Parked In ’98: 1956 Oldsmobile 88 Hardtop

The previous owner of this 1956 Oldsmobile 88 Hardtop treated the vehicle to a complete restoration in the late 1990s. It was then parked under blankets in a barn in 1998 and has only just emerged. It has been returned to a roadworthy state and represents the chance for someone to acquire a turn-key classic. The Oldsmobile is located in Angleton, Texas, and has been listed for sale here on craigslist. You can drive this beauty home for $25,500.

The two decades that this car spent in a barn doesn’t seem to have hurt it much. The Ice Green and Alcan White paint still holds a wonderful shine, as does all of the almost flawless chrome and trim. One of the trim highlights is the enormous front bumper. It is an imposing piece of chrome and gives the front of the Olds a distinctive appearance. The Hardtop has spent its life in Texas, and this has helped it avoid all of the rust issues that can plague these vehicles. The panels are super straight, and the gaps are consistent. The tinted glass seems to be free from defects, and the new whitewall tires add a classy finishing touch to the exterior. One of the strongest attractions of this car for potential buyers is the amount of time that has passed since the previous owner performed the restoration work. Poor-quality work can deteriorate pretty rapidly, even under the best of conditions. There are no apparent issues with the work after two decades, which suggests that everything has been completed to a high standard.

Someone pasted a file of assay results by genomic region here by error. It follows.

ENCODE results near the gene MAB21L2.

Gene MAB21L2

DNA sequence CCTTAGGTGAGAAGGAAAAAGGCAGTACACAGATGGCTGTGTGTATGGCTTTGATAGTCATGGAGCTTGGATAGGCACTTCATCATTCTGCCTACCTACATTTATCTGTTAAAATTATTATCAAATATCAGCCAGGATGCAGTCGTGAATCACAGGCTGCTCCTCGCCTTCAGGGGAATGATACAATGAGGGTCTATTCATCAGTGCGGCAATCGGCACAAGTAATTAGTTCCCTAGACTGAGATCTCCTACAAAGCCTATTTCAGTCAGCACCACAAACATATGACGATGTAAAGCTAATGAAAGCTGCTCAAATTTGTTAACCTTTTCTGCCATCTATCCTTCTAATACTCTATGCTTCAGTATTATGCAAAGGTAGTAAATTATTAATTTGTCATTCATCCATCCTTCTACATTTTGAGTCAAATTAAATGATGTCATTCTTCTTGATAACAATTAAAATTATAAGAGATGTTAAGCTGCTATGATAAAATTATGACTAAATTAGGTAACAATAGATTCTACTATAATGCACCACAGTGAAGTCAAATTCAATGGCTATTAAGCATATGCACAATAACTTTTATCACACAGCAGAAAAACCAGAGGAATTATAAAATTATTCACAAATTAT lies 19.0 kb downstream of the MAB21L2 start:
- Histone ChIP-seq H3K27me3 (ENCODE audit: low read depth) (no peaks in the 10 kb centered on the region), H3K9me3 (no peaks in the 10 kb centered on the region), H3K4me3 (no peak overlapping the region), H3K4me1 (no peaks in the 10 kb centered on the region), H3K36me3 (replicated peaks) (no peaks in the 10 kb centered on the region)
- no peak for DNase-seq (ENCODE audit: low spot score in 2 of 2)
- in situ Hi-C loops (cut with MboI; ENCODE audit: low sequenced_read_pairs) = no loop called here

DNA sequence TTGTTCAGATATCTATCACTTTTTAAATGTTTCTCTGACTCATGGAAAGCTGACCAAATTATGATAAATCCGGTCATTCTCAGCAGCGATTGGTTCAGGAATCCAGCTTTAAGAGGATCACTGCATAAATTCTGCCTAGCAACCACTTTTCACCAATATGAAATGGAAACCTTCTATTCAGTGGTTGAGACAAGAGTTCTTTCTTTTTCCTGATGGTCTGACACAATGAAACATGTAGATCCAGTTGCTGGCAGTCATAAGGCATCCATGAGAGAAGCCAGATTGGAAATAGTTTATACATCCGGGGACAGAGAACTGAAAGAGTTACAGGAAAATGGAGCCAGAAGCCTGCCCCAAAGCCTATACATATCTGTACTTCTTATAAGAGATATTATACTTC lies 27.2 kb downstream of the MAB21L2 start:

Powering the Oldsmobile is the 324ci “Rocket” V8 engine, that packs 230hp. This is backed by the 4-speed “Jetaway” Hydramatic transmission. At 3,870lbs, the Hardtop is not the lightest car on the planet. Even so, that 324 was capable of pushing the car through the ¼ mile in a neat 18 seconds. As part of the original restoration, the previous owner treated the engine to a rebuild. It then sat dormant for 20-years but has been carefully revived. All of the belts and hoses have been replaced. At the same time, the fuel tank was replaced, as were the plugs, plug wires, cap, and condenser. The brakes came in for some attention, with a new master cylinder and other braking components fitted. The owner finished things off by adding five new whitewall tires. The Olds is a numbers-matching vehicle, and the presentation of the engine bay is first-rate. Sadly, that’s about all that I can tell you because the owner doesn’t indicate how well the vehicle runs or drives. However, he does say that everything works, which augers well in that department.